Kazim Ali & Danielle Geller
Life stories and geography get a little flipped around for what should be a compelling evening as poet, novelist, and essayist Kazim Ali, who lives and teaches in San Diego, writes of what happened with a Manitoba town he grew up in in his haunting, beautiful book, Northern Light: Power, Land, and the Memory of Water (Milkweed), while Navajo writer Danielle Geller, living and teaching in Victoria, writes of her own growing up far south of there, and, in particular, retracing her mother’s life, in her powerful memoir, Dog Flowers (One World). These two know each other, so this should be an extra pleasure. This is Kazim Ali’s third virtual appearance with us this year, following his reading from the anthology of queer South Asian poetry, The World That Belongs to Us, and an evening he and poet Rick Barot shared, Kazim Ali reading from The Voice of Sheila Chandra.
“Poet Ali chronicles his return to the small Canadian town he lived in during early childhood in this layered memoir ... Upon his return to Jenpeg—built to house people constructing a dam on the Nelson River—he found that the town no longer exists and the native community, the Pimicikamak, were suffering the economic and environmental impacts of the dam ... Ali began to study the ways the dam changed the landscape ... as a way to empathize with the challenges faced by the Pimicikamak and to understand the legacy of the dam his family helped build ... Ali’s prose shines when recalling his interactions with members of the Pimicikamak community and friends. Those concerned with environmental justice or the plight of Indigenous peoples will want to give this a look.” - Publishers Weekly.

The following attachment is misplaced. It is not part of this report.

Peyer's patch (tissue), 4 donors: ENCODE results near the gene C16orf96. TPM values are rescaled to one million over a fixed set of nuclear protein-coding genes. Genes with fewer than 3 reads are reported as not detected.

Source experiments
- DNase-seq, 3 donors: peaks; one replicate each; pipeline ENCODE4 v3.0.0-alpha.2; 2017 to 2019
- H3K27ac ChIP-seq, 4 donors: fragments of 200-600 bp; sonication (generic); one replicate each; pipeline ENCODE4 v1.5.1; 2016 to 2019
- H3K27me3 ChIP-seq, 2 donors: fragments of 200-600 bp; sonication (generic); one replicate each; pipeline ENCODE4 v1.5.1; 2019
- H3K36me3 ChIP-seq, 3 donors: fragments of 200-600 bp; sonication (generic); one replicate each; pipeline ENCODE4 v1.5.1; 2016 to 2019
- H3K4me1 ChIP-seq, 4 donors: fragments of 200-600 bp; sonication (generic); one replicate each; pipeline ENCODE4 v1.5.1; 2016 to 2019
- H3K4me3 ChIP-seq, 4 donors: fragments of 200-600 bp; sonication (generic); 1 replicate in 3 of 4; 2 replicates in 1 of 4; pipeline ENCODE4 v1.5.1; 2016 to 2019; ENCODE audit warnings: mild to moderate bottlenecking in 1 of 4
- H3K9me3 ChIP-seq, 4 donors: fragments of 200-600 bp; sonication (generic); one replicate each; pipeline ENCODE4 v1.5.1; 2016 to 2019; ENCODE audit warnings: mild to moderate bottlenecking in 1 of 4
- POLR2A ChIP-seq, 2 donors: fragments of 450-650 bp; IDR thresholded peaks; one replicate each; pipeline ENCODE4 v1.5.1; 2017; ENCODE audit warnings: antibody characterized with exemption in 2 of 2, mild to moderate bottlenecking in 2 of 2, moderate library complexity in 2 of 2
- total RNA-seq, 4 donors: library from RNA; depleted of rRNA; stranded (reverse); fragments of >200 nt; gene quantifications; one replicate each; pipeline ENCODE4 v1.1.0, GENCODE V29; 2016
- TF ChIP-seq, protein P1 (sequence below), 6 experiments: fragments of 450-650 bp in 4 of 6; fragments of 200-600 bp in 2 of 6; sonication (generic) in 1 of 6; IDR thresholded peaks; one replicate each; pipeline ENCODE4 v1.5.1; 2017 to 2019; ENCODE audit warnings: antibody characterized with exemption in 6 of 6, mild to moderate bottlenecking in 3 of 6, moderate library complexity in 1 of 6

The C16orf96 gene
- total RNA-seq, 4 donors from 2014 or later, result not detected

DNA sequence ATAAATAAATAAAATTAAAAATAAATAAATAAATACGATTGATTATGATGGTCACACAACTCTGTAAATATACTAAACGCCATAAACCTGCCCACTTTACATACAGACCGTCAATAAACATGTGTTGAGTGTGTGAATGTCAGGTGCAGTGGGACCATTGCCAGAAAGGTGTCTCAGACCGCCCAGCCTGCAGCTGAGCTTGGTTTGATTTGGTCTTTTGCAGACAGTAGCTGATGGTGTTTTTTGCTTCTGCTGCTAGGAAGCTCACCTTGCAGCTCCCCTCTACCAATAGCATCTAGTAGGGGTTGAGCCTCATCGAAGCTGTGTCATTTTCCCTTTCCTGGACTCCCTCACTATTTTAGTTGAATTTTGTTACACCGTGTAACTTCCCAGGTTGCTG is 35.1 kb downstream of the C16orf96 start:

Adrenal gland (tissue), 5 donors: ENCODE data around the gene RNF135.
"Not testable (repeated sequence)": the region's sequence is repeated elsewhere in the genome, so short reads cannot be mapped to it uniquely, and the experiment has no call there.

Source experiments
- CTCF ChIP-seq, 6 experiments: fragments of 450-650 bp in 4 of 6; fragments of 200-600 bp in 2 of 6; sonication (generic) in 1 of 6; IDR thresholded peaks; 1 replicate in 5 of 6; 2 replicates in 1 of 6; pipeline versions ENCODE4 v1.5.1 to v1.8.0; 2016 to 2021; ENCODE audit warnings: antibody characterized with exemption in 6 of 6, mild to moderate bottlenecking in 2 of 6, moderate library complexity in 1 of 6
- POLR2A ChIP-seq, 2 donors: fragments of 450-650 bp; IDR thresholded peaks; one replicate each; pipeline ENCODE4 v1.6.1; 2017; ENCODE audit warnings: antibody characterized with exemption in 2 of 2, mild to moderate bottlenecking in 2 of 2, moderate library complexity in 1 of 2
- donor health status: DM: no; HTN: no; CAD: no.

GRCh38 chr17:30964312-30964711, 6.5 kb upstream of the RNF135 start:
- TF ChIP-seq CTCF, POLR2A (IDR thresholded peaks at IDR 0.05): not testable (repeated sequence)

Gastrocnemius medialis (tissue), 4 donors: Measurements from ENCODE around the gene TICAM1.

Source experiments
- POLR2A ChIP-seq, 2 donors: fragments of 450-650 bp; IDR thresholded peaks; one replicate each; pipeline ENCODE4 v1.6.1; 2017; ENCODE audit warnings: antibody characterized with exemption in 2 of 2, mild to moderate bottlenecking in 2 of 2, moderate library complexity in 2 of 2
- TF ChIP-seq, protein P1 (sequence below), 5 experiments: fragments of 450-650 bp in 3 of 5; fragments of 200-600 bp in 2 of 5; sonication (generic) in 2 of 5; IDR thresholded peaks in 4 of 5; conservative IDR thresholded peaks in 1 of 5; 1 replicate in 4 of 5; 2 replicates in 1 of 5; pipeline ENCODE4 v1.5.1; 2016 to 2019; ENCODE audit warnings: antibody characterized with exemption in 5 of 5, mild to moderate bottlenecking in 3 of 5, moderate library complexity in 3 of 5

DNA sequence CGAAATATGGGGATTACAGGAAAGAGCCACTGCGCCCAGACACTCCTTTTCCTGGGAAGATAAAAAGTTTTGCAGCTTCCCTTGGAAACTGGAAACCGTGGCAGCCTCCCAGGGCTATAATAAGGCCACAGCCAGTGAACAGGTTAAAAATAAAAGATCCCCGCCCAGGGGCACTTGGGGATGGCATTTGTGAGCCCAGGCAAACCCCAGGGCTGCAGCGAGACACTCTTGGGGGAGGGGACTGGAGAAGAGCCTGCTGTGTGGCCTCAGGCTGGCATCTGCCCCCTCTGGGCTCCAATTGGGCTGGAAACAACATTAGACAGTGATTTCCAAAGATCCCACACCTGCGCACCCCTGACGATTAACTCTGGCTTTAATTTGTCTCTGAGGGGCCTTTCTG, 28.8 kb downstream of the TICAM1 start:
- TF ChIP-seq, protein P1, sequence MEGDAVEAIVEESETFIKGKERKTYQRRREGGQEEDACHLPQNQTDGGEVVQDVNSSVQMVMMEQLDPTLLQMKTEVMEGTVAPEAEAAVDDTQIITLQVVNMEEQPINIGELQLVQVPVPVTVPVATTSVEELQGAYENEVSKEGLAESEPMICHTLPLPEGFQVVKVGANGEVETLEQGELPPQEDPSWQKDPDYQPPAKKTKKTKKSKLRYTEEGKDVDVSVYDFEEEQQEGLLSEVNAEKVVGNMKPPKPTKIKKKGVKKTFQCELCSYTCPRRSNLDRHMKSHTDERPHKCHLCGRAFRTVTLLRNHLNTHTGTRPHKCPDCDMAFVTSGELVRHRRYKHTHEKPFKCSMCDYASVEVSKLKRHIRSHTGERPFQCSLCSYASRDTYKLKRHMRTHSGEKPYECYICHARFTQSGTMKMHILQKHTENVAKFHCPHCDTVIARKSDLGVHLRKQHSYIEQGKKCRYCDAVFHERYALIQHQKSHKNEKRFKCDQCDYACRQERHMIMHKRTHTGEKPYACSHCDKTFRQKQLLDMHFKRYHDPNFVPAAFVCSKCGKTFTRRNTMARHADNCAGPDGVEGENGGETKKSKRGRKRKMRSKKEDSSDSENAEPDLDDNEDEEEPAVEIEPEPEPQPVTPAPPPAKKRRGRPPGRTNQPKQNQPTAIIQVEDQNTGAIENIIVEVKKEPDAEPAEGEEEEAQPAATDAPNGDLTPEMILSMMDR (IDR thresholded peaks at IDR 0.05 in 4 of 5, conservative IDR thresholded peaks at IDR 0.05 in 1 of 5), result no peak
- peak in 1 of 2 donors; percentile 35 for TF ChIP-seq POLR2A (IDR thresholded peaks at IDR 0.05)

“Dog Flowers pulls the few remaining threads of an unraveled family life. This courageous, honest, desperate, tender, and compelling book tells a daughter’s story of her troubled mother. In Dog Flowers, we learn that a handful of threads can never reweave the blanket of family, or patch up what a mother’s abandonment has torn. What little we learn of Geller’s Navajo mother comes from collaged notes and journal entries, photographs and reportage; it’s a story full of gaps. Which is exactly what’s remarkable about this book: Geller does not seek to make anything whole but herself. She refuses to deal in the tropes of redemption and reconciliation—which just shows how much strength it takes not to judge another’s life or lie about it. Even her return to her mother’s Navajo Nation does not bring about an easy cultural reunion, although it does give us a satisfying sense that while an immediate family can fall apart, an extended family, a tribe, ties a tight web that might just hold.”—Heid E. Erdrich.